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NOTICE: This opinion is subject to formal revision before publication in the preliminary print of the United States Reports. Readers are requested to notify the Reporter of Decisions, Supreme Court of the United States, Washington, D.C. 20543, of any typographical or other formal errors, in order that corrections may be made before the preliminary print goes to press.


No. 95-157


on writ of certiorari to the united states court of appeals for the ninth circuit

[May 13, 1996]

Chief Justice Rehnquist delivered the opinion of the Court.

In this case, we consider the showing necessary for a defendant to be entitled to discovery on a claim that the prosecuting attorney singled him out for prosecution on the basis of his race. We conclude that respondents failed to satisfy the threshold showing: They failed to show that the Government declined to prosecute similarly situated suspects of other races.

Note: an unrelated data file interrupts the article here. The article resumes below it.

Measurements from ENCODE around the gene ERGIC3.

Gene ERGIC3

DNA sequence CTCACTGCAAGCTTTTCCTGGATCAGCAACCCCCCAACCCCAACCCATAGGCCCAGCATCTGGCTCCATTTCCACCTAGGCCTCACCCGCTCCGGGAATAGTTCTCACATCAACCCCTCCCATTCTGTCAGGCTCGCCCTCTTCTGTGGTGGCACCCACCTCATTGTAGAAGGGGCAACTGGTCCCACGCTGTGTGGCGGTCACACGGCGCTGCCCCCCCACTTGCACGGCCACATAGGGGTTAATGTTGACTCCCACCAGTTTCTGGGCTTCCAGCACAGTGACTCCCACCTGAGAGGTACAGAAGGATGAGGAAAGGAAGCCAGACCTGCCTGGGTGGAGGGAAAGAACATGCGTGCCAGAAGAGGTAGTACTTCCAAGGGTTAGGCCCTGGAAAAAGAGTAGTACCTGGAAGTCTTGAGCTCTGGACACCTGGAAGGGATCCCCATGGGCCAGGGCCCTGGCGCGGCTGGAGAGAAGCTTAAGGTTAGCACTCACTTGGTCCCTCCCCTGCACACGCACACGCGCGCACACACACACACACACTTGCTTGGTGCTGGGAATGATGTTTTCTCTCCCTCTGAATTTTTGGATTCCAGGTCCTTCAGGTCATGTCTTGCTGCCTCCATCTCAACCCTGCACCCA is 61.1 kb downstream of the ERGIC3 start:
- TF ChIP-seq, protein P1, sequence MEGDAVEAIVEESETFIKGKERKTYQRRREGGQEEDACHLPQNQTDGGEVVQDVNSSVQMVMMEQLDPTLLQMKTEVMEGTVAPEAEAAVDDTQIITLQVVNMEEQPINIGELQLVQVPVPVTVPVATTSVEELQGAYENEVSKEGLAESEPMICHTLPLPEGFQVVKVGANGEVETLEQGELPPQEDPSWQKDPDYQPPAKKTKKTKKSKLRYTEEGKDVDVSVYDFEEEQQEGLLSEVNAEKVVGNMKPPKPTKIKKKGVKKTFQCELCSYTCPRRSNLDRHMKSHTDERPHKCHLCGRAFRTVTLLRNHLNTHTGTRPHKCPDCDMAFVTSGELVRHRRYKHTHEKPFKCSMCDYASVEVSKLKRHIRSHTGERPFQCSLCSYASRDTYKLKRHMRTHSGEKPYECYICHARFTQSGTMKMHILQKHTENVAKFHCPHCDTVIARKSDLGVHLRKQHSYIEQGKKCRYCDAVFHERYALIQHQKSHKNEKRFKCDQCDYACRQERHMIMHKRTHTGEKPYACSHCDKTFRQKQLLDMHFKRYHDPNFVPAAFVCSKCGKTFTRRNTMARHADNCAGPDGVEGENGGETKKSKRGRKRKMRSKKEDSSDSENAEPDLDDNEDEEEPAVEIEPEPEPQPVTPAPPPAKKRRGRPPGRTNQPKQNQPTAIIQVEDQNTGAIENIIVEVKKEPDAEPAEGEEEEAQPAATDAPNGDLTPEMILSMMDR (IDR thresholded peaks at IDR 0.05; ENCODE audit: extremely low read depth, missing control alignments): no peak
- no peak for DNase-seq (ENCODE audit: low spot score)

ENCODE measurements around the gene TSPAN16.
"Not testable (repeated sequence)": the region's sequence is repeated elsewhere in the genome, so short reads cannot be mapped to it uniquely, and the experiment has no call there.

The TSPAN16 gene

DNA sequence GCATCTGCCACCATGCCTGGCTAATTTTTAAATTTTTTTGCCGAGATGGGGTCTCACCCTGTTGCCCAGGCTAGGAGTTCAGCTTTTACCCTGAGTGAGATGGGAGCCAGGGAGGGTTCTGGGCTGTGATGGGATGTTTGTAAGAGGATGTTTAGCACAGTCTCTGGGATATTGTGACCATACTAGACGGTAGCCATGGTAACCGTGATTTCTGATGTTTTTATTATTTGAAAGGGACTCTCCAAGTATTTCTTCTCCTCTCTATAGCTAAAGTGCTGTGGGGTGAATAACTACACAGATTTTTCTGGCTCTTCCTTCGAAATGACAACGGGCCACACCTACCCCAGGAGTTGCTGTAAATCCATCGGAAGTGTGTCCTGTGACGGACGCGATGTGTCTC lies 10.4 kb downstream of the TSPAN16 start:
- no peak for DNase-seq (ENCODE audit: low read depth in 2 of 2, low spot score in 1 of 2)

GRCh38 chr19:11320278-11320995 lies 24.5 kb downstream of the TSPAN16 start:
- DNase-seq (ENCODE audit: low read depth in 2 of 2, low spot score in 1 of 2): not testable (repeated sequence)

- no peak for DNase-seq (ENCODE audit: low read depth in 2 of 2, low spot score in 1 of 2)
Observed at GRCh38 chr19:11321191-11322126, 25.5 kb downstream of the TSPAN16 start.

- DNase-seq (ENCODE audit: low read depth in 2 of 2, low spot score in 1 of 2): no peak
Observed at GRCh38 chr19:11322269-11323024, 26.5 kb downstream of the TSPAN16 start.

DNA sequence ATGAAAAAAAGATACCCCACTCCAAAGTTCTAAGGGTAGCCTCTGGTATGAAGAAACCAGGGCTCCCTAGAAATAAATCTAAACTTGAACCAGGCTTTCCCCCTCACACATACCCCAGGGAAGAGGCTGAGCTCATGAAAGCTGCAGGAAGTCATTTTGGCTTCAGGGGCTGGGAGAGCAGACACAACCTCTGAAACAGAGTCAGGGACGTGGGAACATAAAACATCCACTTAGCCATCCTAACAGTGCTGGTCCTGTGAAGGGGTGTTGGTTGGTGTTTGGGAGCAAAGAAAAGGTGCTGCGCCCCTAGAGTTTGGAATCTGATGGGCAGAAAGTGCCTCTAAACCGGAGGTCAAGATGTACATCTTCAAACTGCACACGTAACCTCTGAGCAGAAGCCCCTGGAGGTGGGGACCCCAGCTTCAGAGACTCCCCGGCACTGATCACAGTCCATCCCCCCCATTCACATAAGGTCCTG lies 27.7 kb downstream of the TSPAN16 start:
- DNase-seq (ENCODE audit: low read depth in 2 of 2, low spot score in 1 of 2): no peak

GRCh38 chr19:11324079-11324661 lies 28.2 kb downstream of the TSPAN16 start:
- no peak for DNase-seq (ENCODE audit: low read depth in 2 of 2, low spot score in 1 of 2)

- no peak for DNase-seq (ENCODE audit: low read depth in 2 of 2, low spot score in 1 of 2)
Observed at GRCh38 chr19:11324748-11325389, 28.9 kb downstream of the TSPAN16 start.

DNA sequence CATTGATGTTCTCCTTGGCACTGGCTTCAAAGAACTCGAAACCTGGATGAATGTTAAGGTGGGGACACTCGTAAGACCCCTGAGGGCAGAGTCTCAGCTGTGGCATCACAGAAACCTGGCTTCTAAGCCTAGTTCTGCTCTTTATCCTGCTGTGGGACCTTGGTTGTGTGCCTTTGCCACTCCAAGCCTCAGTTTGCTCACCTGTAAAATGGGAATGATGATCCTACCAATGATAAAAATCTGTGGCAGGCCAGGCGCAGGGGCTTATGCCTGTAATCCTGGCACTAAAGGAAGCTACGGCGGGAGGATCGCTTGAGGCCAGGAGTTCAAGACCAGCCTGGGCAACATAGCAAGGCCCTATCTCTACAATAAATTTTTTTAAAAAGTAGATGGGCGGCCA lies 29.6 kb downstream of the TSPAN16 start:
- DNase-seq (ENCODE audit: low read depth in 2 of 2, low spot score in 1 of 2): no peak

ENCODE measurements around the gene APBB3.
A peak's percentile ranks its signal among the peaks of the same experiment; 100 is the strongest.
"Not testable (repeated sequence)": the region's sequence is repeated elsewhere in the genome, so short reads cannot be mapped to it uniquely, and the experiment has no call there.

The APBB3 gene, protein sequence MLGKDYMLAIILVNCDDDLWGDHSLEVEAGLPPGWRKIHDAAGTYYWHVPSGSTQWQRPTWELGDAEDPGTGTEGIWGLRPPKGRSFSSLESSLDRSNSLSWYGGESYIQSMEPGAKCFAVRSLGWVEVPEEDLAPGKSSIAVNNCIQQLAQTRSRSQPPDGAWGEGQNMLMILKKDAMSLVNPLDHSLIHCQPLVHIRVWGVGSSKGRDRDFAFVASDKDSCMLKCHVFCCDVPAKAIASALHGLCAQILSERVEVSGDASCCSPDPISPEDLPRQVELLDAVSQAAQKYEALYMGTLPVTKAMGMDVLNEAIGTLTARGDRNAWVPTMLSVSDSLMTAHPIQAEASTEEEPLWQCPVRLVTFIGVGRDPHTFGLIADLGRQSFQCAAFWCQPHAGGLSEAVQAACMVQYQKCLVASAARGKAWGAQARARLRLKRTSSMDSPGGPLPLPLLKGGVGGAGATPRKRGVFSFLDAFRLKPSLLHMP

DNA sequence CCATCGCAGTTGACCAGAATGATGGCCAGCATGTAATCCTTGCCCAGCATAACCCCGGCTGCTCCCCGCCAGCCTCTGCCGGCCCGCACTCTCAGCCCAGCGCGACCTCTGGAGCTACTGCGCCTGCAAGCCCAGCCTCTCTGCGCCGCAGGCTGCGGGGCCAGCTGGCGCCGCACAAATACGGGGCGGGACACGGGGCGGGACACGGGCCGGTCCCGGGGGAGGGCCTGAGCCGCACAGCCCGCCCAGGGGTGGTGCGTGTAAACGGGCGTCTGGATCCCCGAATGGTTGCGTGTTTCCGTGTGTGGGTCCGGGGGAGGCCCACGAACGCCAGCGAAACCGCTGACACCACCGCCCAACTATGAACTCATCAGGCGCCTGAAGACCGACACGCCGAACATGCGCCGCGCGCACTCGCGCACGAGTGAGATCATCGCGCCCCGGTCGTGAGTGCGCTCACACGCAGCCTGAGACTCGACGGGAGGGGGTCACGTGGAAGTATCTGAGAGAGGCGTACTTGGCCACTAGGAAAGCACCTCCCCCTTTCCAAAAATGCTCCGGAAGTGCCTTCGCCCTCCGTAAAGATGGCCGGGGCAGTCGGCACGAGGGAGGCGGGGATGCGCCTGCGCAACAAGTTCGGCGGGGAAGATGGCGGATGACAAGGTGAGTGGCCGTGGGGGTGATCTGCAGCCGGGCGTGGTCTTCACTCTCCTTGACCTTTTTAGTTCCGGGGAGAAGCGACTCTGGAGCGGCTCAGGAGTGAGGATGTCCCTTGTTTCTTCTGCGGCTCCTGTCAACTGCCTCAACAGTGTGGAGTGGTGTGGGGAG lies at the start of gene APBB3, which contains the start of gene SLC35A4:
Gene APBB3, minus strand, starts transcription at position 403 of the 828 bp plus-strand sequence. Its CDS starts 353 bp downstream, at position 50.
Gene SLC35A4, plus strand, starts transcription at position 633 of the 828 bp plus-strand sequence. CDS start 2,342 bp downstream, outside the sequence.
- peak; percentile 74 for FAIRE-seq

In April 1992, respondents were indicted in the United States District Court for the Central District of California on charges of conspiring to possess with intent to distribute more than 50 grams of cocaine base (crack) and conspiring to distribute the same, in violation of 21 U.S.C. §§ 841 and 846 (1988 ed. and Supp. IV), and federal firearms offenses. For three months prior to the indictment, agents of the Federal Bureau of Alcohol, Tobacco, and Firearms and the Narcotics Division of the Inglewood, California, Police Department had infiltrated a suspected crack distribution ring by using three confidential informants. On seven separate occasions during this period, the informants had bought a total of 124.3 grams of crack from respondents and witnessed respondents carrying firearms during the sales. The agents searched the hotel room in which the sales were transacted, arrested respondents Armstrong and Hampton in the room, and found more crack and a loaded gun. The agents later arrested the other respondents as part of the ring.